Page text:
In the morning, we got tugged behind a dahabiya to the nearest city Kom Ombo, where they fixed it super efficiently. We did not stop for the temple, all we wanted was to be on the water. 

After we left shore again, we kept sailing.  Fortunately, there are no crocodiles or hippos since they built the Aswan High Dam, so we made plans to get in the water. We did some lazy racing against other boats on the same tack, stopped briefly around lunch for swimming (sorry to our USA doctors!), and then sailed until the late afternoon.

Basem seemed to know the river best – it was incredible, always riding currents and eddies from sandbars just barely underwater, hundreds of feet ahead of us. He knew the wind from the sky, and when to cross the river, and which of the constantly-changing little islands and sandbars to go around or towards. 

Ramadan is pretty established in his village (in his early 30s and building a home in his village, which we got to visit), and intends to marry soon. Basem’s family was relocated to make room for the High Dam, and his family’s village is now submerged under Lake Nasser. We stopped in their village for dinner and to meet Ramadan’s family. We passed through many fields on our way up to the village, and past the water pumps bringing the Nile up to the village. One of them had stopped running, and we were stopped to help read the English on the pump and see if we could diagnose / provide more information. Well, I say “we”, but it was actually just Charles who was stopped – as a woman I clearly had no relevance, or expected ability to help. Still, everyone was so friendly. We were followed by kids all the way up from the river, and Ramadan’s siblings and cousins all came over to talk and laugh and share the few words in each others’ languages. 

Visiting the village, it was great to meet so many family members and excited children, but it was sobering to see the bouncing young girls and know that female gential mutilation is likely in their future – 92% of women ages 15-49 in Egypt have some form of FGM. In the meantime, it was fun to run and dance and laugh and make animal noises with them. I share a name with their aunt Nora, so they would dissolve into giggles anytime I said my name. 

Ramadan’s sister cooked us an absolutely phenomenal meal, with chicken of the day, stews, and a bread that we were not used to: sun bread. It is available in rural areas, not so much in the cities, and families typically have ‘starters’ (like sourdough) going back many years.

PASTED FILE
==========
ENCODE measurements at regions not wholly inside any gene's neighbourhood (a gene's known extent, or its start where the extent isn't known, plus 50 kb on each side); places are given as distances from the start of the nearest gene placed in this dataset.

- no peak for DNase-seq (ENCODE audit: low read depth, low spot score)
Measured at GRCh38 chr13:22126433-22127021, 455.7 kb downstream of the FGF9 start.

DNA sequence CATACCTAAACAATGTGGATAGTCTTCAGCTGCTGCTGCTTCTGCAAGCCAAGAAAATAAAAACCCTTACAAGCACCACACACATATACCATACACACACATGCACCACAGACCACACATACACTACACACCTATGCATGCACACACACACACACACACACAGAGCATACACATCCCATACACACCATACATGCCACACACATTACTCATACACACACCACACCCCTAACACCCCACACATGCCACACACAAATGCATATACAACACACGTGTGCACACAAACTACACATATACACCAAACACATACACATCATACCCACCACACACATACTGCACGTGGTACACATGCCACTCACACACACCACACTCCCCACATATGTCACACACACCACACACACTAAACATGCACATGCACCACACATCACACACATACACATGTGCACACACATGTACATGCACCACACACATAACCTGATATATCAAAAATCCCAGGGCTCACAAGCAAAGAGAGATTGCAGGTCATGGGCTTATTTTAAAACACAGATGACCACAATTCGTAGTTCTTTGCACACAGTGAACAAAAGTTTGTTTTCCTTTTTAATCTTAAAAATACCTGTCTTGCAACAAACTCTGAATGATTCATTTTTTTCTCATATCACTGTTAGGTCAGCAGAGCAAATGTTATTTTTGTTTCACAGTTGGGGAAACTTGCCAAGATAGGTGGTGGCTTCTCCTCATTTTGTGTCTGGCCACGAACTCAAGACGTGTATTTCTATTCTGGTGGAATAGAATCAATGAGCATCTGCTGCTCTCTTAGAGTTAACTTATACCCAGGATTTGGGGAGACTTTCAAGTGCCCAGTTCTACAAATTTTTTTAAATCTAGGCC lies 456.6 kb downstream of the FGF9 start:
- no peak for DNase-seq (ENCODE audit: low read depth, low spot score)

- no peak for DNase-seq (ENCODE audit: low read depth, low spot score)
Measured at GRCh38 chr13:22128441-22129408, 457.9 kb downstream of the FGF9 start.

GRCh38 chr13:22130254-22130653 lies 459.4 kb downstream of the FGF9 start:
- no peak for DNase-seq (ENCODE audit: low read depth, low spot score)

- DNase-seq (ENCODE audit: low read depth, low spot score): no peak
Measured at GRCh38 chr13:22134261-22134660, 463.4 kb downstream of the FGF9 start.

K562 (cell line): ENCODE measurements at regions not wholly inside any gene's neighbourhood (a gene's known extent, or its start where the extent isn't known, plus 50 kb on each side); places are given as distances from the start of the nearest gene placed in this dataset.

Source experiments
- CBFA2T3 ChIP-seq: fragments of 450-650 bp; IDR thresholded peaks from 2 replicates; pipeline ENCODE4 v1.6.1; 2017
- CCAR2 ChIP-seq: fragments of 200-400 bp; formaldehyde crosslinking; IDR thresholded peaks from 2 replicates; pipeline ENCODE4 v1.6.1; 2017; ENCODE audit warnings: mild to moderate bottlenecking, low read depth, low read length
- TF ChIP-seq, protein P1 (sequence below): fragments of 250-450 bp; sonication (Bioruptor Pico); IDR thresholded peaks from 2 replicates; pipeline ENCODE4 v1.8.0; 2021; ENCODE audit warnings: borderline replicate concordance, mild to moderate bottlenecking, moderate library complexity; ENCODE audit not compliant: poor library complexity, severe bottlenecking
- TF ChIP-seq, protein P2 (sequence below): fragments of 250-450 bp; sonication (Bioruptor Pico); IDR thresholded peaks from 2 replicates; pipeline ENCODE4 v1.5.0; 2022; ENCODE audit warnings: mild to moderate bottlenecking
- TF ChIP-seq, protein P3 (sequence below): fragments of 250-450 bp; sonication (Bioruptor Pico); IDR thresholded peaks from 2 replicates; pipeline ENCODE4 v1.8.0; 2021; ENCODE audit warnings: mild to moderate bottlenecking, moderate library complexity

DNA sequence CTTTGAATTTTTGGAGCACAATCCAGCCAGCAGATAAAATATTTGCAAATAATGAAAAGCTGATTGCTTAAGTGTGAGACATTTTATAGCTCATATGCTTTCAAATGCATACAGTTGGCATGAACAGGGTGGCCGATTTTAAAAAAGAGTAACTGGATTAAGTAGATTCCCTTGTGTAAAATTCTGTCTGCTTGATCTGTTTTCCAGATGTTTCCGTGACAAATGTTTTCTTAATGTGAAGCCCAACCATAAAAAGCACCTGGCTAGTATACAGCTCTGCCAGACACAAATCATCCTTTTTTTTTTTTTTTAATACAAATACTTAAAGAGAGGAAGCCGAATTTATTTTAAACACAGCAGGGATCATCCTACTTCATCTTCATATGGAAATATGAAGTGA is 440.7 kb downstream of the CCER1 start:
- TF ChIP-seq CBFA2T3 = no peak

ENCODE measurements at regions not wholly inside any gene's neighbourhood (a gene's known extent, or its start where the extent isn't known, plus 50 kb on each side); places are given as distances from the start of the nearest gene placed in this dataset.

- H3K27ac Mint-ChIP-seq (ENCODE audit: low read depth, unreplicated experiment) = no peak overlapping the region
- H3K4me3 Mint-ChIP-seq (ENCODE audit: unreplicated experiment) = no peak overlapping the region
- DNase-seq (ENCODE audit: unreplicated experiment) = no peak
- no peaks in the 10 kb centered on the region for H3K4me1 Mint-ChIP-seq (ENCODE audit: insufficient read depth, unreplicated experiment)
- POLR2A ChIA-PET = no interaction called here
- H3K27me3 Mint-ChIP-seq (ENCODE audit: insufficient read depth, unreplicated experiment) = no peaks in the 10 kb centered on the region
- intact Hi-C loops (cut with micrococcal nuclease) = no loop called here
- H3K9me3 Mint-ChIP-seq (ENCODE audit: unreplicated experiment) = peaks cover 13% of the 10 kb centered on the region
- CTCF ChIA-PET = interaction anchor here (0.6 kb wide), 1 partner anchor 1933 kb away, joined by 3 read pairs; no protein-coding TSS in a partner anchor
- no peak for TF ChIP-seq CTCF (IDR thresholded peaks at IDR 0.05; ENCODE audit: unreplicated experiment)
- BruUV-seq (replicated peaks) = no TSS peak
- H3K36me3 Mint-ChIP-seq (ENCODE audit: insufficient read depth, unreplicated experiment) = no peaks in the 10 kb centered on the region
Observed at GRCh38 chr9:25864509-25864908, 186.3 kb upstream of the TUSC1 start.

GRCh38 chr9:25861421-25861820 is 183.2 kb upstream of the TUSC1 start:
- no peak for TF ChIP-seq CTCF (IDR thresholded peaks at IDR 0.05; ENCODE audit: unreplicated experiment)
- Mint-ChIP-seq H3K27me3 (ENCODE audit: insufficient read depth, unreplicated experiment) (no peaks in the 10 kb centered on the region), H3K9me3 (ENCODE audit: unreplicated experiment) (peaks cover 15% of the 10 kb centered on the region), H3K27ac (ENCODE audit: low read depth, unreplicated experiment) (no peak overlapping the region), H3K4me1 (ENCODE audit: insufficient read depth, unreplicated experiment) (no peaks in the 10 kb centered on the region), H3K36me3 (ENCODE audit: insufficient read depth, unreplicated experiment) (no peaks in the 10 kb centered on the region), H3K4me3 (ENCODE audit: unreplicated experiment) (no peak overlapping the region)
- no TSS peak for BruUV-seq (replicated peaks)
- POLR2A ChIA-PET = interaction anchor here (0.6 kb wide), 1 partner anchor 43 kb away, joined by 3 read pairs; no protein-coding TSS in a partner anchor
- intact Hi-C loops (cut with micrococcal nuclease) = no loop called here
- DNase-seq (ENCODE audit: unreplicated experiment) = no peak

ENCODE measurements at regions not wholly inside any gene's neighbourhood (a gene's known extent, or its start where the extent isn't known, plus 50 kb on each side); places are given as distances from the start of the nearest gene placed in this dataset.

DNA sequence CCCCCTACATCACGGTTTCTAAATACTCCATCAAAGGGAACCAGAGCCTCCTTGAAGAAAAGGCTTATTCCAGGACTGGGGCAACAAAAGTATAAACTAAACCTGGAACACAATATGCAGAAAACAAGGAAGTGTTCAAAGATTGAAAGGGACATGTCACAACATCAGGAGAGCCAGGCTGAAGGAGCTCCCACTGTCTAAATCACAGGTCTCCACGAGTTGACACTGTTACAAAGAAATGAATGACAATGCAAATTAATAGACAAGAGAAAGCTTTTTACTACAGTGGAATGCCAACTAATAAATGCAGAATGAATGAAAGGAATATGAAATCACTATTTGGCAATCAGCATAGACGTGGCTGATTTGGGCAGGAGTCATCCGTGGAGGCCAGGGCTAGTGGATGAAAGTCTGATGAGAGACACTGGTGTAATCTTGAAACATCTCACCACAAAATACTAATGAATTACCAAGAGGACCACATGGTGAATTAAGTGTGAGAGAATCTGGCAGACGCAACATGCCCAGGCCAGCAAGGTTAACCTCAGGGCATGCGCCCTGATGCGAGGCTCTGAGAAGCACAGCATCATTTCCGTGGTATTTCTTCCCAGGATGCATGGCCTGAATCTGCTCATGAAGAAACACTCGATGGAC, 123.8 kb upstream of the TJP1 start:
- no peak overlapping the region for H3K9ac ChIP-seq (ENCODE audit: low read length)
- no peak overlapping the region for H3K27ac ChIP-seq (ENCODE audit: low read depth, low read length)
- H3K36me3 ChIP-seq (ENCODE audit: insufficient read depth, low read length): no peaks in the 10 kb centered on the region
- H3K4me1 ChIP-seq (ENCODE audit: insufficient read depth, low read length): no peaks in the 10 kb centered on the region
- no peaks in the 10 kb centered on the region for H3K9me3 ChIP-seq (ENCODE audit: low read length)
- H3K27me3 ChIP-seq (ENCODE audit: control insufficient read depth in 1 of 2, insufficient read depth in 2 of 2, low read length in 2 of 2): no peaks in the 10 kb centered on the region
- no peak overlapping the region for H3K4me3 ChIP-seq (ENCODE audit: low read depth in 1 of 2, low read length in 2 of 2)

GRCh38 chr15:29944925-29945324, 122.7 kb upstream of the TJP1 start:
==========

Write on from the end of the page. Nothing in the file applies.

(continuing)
Day 4 of 5: Edfu to Aswan

We woke up on the Nile shores of a small village, where our Ramadan and Basem live. We made great time getting this far, so we decided to pack days 4-5 with sailing around the islands of Aswan to practice tacking – so different from our boat! 

There was lots of fun sailing to do, including bringing the upper part of the mast parallel to the water so we could sail under a bridge. We both spent a lot of time at the helm, but also many hours “power lounging” – it is so much cooler on the water, and getting to see temples & quarries & cities from the water has been magical. 

My whole day was spent sailing, writing postcards, and then being transfixed by Aswan, which is beauty by contrast. One side of the river is the city of Aswan, and the other is steep, dramatic, golden dune mountains, with a tiny but equally dramatic strip of trees and greenery by the water. We sailed as far South as we would go, past Elephantine & close to the Low Dam.

Once we ran out of river before the dam, we brought the boat around and sailed past sunset. There were hundreds of boats out to enjoy the sunset. We pulled up on a sandy shore across from a mosque with technicolor surroundings. All mosques in Egypt are lit with green lights, which we found out is because green is the color of Islam and creation, and it helps fighter plans distinguish and avoid mosques from the air.

Day 5 of 5: Edfu to Aswan

For the last time, we woke up before sunrise on the boat. I was already melancholy, having to leave the boat and the river. The sun rose over the mosque, and dogs and birds played on the beach.

We began sailing after breakfast, and slowly headed towards the botanical gardens on an island off Aswan. The botanical gardens were beautiful, and it was a perfect day for wandering among the trees and flowers. It was not crowded, but the “hassle” was real there. Incredibly multi-lingual kids (Charles and I cycled through saying “no” in all the languages we speak, and they responded with another sales pitch in each language!) tried to sell us jewelry and scarves and more. I typically love to bring home trinkets and pretty things for friends and family, and had a big list of people I wanted to get souvenirs for, but nothing was unique / quality enough to make them worth while. Still, the botanical gardens were a peaceful and beautiful experience, with a great view of the dunes, some very cute cats, and enough shade to make strolling in zig-zags across the island calming. It felt like being in a slow-motion dream.

We met the boat back near the gardens entrance on the island, relaxed from our time in the plants, and ready to relax more on the boat. But Basem put Charles right to work, having Charles tack singlehanded up wind for almost an hour!

After the long series of tacks upwind, dodging other boats, islands, and shallows, Basem directed us to shore in the afternoon. Charles steered us up to some rafted boats, and we tied on, making a chain to shore. Ramadan got to work on lunch, and had gotten big fresh fish as a treat for us! It was delicious, but the whole lunch was bittersweet. It was so hard to say goodbye after such an incredible and quality trip, after spending so much time with Basem and Ramadan, and after experiencing so vividly the river. Leaving the water is never easy, but we do not yet know when we will be back in Egypt. After this sailing trip, we will definitely return someday.